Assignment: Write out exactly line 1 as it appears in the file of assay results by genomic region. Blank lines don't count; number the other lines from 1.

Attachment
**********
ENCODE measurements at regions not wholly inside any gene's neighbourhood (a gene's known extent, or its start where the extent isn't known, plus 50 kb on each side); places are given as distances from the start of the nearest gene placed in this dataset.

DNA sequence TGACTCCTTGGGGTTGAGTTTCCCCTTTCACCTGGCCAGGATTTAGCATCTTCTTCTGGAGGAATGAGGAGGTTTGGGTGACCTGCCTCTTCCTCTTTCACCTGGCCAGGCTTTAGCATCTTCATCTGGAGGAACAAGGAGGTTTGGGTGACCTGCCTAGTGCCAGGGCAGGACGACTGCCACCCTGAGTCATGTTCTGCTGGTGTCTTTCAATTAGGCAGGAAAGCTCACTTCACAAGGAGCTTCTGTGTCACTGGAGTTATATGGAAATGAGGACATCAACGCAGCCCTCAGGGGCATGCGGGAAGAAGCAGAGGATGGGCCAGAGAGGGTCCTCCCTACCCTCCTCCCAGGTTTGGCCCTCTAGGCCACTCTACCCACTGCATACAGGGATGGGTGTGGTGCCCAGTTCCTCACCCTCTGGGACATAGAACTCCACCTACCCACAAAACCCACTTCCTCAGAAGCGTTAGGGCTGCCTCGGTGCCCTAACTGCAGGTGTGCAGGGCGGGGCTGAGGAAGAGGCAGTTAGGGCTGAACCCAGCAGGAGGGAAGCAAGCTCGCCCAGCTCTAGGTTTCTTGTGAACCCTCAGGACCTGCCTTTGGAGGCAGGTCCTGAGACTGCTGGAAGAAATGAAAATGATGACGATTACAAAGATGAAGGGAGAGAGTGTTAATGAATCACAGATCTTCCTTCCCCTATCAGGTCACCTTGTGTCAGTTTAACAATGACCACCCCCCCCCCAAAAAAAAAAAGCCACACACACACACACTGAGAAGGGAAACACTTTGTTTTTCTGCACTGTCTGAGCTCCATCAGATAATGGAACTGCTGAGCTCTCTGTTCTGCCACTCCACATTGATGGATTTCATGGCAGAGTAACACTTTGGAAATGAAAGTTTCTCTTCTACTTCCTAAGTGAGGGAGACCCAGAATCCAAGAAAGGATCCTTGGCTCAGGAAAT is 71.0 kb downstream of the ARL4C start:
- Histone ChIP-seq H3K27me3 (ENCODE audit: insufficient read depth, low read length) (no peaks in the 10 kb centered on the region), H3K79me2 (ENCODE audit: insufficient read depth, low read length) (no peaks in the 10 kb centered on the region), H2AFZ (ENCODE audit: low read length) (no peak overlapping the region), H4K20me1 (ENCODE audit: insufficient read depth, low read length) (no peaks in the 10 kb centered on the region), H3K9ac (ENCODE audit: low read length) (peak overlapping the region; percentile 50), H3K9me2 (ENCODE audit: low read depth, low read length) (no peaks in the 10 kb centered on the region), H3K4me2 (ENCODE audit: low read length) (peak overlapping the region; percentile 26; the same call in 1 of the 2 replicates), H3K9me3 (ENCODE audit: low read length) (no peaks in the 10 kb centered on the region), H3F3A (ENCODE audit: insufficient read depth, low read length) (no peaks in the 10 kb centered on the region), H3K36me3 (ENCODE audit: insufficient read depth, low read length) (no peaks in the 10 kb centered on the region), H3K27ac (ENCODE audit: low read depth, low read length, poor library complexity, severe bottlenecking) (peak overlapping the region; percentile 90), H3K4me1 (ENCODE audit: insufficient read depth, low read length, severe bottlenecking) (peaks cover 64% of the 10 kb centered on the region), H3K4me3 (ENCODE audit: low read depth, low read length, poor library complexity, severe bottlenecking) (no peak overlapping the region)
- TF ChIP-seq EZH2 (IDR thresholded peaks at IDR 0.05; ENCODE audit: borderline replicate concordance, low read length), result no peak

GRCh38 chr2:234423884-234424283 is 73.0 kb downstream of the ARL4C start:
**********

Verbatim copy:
ENCODE measurements at regions not wholly inside any gene's neighbourhood (a gene's known extent, or its start where the extent isn't known, plus 50 kb on each side); places are given as distances from the start of the nearest gene placed in this dataset.